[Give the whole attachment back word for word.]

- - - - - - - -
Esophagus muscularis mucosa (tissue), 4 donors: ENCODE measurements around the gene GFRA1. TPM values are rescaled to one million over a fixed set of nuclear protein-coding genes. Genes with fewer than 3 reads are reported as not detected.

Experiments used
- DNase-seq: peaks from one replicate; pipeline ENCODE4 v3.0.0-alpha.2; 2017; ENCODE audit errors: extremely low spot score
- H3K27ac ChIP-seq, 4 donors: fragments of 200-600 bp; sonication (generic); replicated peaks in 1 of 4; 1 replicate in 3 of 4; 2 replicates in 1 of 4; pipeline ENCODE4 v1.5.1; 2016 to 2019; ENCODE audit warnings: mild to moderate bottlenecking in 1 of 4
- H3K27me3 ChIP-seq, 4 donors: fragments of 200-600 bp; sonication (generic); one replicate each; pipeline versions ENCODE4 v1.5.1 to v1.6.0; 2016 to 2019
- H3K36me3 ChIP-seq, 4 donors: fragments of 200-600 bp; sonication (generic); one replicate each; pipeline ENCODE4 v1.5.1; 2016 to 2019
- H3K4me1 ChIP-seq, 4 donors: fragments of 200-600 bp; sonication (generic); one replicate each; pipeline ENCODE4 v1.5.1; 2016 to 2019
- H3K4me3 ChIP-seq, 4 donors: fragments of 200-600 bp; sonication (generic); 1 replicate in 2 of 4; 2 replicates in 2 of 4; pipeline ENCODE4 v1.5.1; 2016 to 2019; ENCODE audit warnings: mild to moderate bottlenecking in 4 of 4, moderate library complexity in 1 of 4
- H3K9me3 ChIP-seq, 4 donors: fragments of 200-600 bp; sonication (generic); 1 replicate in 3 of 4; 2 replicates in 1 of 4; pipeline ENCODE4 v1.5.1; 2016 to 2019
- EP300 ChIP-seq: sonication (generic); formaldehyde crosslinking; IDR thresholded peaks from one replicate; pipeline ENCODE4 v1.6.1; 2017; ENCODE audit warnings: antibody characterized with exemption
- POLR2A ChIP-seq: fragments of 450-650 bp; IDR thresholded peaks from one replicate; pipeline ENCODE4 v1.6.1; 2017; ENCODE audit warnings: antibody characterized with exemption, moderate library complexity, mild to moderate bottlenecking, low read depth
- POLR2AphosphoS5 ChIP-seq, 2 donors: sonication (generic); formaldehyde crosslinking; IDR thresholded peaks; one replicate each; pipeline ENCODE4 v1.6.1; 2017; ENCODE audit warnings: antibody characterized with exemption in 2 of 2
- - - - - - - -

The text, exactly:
Esophagus muscularis mucosa (tissue), 4 donors: ENCODE measurements around the gene GFRA1. TPM values are rescaled to one million over a fixed set of nuclear protein-coding genes. Genes with fewer than 3 reads are reported as not detected.

Experiments used
- DNase-seq: peaks from one replicate; pipeline ENCODE4 v3.0.0-alpha.2; 2017; ENCODE audit errors: extremely low spot score
- H3K27ac ChIP-seq, 4 donors: fragments of 200-600 bp; sonication (generic); replicated peaks in 1 of 4; 1 replicate in 3 of 4; 2 replicates in 1 of 4; pipeline ENCODE4 v1.5.1; 2016 to 2019; ENCODE audit warnings: mild to moderate bottlenecking in 1 of 4
- H3K27me3 ChIP-seq, 4 donors: fragments of 200-600 bp; sonication (generic); one replicate each; pipeline versions ENCODE4 v1.5.1 to v1.6.0; 2016 to 2019
- H3K36me3 ChIP-seq, 4 donors: fragments of 200-600 bp; sonication (generic); one replicate each; pipeline ENCODE4 v1.5.1; 2016 to 2019
- H3K4me1 ChIP-seq, 4 donors: fragments of 200-600 bp; sonication (generic); one replicate each; pipeline ENCODE4 v1.5.1; 2016 to 2019
- H3K4me3 ChIP-seq, 4 donors: fragments of 200-600 bp; sonication (generic); 1 replicate in 2 of 4; 2 replicates in 2 of 4; pipeline ENCODE4 v1.5.1; 2016 to 2019; ENCODE audit warnings: mild to moderate bottlenecking in 4 of 4, moderate library complexity in 1 of 4
- H3K9me3 ChIP-seq, 4 donors: fragments of 200-600 bp; sonication (generic); 1 replicate in 3 of 4; 2 replicates in 1 of 4; pipeline ENCODE4 v1.5.1; 2016 to 2019
- EP300 ChIP-seq: sonication (generic); formaldehyde crosslinking; IDR thresholded peaks from one replicate; pipeline ENCODE4 v1.6.1; 2017; ENCODE audit warnings: antibody characterized with exemption
- POLR2A ChIP-seq: fragments of 450-650 bp; IDR thresholded peaks from one replicate; pipeline ENCODE4 v1.6.1; 2017; ENCODE audit warnings: antibody characterized with exemption, moderate library complexity, mild to moderate bottlenecking, low read depth
- POLR2AphosphoS5 ChIP-seq, 2 donors: sonication (generic); formaldehyde crosslinking; IDR thresholded peaks; one replicate each; pipeline ENCODE4 v1.6.1; 2017; ENCODE audit warnings: antibody characterized with exemption in 2 of 2